Population fragmentation causes randomly fixed genotypes in populations of Arabidopsis kamchatica in the Japanese Archipelago

Hiroyuki Higashi, Hajime Ikeda, Hiroaki Setoguchi

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13 Citations (Scopus)


Populations of arctic alpine plants likely disappeared and re-colonised several times at the southern edge of their distributions during glacial and interglacial cycles throughout the Quaternary. Range shift and population fragmentation after a glacial period would affect the genetic structure of such plants in southernmost populations. We aimed to elucidate how climatic oscillations influenced the population subsistence of alpine plants in the Japanese Archipelago as one of the southernmost populations, by inferring the genetic structure of Arabidopsis kamchatica subsp. kamchatica and the intraspecific littoral taxon, subsp. kawasakiana. We identified genotypes based on the haplotypes of five nuclear genes and two chloroplast DNA spacers for 164 individuals from 24 populations. Most populations harboured only one private genotype, whereas few polymorphisms were found in each population. Two genetic genealogies were found, suggesting that northern Japanese populations of alpine subsp. kamchatica, subsp. kawasakiana and the northerly subsp. kamchatica in eastern Russia and Alaska clustered and differentiated from populations in central Honshu, western Japan and Taiwan. During climatic oscillations, the genetic structure of extant southernmost populations would have been shaped by strong genetic drift under population fragmentation and randomly fixed to a single genotype among their ancestral polymorphisms.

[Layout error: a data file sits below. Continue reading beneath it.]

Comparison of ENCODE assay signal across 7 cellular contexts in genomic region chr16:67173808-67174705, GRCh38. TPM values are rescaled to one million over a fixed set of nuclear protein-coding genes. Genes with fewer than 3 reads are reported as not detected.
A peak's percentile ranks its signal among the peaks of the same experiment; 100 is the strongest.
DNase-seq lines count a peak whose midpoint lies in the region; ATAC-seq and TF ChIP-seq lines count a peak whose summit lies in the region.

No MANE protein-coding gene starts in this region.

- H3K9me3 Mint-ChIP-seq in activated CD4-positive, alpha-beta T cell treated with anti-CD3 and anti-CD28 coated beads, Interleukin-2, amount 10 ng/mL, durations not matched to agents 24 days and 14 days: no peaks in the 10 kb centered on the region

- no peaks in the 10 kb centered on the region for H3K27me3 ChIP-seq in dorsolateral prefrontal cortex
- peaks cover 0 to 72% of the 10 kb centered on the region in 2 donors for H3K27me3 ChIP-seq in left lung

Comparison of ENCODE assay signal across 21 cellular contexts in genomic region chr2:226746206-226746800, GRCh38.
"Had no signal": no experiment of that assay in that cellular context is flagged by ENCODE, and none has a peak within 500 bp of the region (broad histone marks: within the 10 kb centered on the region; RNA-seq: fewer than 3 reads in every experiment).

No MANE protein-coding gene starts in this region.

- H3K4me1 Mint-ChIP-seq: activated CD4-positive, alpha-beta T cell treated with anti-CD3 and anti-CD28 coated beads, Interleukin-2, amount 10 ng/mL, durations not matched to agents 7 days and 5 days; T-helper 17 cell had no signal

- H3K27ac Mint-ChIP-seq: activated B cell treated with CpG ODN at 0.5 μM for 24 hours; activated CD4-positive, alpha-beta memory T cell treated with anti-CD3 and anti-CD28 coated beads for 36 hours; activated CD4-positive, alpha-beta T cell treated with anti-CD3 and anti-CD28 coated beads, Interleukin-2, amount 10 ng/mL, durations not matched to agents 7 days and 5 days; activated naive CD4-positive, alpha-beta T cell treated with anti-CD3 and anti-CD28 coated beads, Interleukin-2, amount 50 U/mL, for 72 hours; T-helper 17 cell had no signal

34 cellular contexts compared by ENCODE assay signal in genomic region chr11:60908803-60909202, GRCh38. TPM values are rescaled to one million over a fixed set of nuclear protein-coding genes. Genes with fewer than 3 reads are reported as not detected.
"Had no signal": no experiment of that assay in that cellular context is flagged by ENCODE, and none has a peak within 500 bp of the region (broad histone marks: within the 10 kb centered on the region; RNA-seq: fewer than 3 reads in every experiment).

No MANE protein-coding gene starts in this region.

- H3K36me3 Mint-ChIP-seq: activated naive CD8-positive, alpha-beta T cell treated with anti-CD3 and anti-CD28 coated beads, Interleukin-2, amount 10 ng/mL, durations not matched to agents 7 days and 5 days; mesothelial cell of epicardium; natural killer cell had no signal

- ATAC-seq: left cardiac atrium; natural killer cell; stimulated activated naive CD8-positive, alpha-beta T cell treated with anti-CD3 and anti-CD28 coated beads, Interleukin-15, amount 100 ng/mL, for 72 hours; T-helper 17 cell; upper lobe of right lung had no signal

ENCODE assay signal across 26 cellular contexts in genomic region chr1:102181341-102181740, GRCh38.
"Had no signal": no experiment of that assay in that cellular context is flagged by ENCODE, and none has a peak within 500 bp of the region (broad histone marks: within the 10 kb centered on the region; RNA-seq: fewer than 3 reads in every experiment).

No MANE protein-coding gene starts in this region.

Original languageEnglish
Pages (from-to)223-233
Number of pages11
JournalJournal of Plant Research
Issue number2
Publication statusPublished - Mar 2012
Externally publishedYes


  • Arabidopsis kamchatica
  • Genetic drift
  • Japanese alpine zone
  • Nuclear DNA sequence
  • Phylogeography
  • Population fragmentation

ASJC Scopus subject areas

  • Plant Science


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